Smokers miss work more often, cost UK billions

October 31, 2012 / NEW YORK (Reuters Health) / – Smokers miss an average of two or three more days of work each year than non-smokers, according to a new analysis of 29 past studies.

Based on that finding, absenteeism due to smoking cost the UK alone 1.4 billion pounds – or $2.25 billion – last year, researchers calculated.

“Clearly the most important message for any individual’s health is, ‘Quit smoking,’ but I think that message is pretty well out there,” said Douglas Levy, a tobacco and public health researcher from the Harvard Medical School in Boston who wasn’t involved in the new study.

But, he added, “I think (the study) does point to the fact that this is something that doesn’t just affect the individual, it affects the economy as well.”

The analysis included studies conducted between 1960 and 2011 in Europe, Australia and New Zealand, the United States and Japan, with a total of over 71,000 public and private sector workers.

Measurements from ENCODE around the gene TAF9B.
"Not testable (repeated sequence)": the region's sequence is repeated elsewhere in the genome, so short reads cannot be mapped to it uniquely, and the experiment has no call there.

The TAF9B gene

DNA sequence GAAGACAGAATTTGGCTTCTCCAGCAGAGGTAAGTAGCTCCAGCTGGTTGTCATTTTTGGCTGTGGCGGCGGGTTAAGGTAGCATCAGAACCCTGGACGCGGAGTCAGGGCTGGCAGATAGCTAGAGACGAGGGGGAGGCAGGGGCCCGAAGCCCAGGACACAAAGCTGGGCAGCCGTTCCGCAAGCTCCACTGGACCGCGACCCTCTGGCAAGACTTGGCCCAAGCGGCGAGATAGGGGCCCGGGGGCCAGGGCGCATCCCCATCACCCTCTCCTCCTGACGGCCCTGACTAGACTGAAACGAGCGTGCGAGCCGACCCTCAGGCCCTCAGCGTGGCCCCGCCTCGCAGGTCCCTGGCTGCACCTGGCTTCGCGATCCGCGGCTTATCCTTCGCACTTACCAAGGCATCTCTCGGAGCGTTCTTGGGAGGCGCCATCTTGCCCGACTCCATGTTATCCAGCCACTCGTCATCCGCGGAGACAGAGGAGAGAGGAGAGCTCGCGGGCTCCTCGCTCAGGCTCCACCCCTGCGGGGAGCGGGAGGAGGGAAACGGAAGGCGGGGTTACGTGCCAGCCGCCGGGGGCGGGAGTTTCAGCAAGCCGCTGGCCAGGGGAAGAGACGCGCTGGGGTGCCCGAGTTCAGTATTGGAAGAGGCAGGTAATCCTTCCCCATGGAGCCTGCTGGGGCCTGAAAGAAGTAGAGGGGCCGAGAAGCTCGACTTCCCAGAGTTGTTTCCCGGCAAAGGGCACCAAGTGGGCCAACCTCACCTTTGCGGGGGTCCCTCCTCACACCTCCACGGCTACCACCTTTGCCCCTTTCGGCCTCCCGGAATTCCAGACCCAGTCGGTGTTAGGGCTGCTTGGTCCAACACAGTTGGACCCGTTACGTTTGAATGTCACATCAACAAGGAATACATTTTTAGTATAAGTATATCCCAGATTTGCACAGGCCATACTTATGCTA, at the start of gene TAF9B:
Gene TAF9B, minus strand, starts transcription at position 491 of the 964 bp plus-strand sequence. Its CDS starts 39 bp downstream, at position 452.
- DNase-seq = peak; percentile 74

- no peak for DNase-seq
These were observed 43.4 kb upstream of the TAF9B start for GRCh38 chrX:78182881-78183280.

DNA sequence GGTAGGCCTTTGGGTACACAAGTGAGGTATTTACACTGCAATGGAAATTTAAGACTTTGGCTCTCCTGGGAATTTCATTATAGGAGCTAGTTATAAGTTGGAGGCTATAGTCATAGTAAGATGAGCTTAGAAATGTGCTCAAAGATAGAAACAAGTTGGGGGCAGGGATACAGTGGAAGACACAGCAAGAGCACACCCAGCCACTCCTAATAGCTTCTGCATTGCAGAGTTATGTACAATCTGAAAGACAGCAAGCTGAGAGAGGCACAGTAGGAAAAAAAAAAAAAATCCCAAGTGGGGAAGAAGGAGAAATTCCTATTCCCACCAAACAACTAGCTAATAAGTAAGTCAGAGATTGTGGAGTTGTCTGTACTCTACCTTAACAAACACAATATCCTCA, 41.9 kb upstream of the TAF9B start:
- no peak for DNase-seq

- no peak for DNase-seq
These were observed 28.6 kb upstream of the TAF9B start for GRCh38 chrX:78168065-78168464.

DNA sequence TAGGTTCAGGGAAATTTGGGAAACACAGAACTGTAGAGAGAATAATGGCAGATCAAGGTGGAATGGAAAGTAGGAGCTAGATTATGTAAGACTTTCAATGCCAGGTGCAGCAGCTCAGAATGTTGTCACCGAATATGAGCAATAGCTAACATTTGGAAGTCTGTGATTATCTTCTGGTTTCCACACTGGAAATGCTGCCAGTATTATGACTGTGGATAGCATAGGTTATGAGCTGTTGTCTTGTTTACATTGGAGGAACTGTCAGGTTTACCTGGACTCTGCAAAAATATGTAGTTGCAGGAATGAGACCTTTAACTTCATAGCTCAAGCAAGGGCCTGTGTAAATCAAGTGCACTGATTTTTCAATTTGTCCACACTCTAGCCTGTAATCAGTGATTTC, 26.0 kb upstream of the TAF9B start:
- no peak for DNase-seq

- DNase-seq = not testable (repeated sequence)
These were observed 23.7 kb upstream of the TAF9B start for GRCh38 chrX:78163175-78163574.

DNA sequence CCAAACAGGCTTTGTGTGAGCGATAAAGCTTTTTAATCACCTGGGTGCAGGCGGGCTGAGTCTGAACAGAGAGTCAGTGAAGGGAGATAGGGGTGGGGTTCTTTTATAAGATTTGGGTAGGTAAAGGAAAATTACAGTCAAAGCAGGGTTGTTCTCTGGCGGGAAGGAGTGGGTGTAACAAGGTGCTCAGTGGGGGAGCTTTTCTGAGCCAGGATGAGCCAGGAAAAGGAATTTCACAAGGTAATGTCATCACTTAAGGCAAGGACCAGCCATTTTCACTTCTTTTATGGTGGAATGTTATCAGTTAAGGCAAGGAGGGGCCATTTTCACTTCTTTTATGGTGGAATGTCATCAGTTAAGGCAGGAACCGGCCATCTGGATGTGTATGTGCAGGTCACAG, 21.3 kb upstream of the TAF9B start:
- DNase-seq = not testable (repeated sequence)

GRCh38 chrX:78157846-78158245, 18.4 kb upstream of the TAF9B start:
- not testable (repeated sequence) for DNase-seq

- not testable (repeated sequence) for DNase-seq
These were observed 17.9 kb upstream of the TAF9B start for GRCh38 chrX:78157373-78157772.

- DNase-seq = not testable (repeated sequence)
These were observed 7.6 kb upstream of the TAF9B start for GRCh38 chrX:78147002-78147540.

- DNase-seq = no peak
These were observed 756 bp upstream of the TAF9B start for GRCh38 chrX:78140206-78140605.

Researchers asked the workers about their current and former smoking habits and used surveys or medical and employee records to track how often they were absent over an average of two years.

Combining the results, Jo Leonardi-Bee of the University of Nottingham, UK and her colleagues found current smokers were 33 percent more likely to miss work than non-smokers. They were absent an average of 2.7 extra days per year than people who abstained.

Former smokers fell somewhere in between current and never-smokers when it came to absenteeism.

The researchers calculated that current smokers were still 19 percent more likely to miss work than ex-smokers – so encouraging smokers to quit could help reverse some of the lost-work trends.

“The results of this study suggest that smoking cessation in the workplace could potentially result in cost savings for employers from reduced absenteeism,” Leonardi-Bee’s team reported in the journal Addiction.

The 1.4 billion pounds lost in the UK due to smoking-related absenteeism is only one cost of smoking in the workplace, according to Leonardi-Bee and her colleagues. Others include productivity lost to smoking breaks and the cost of cigarette-related fire damage.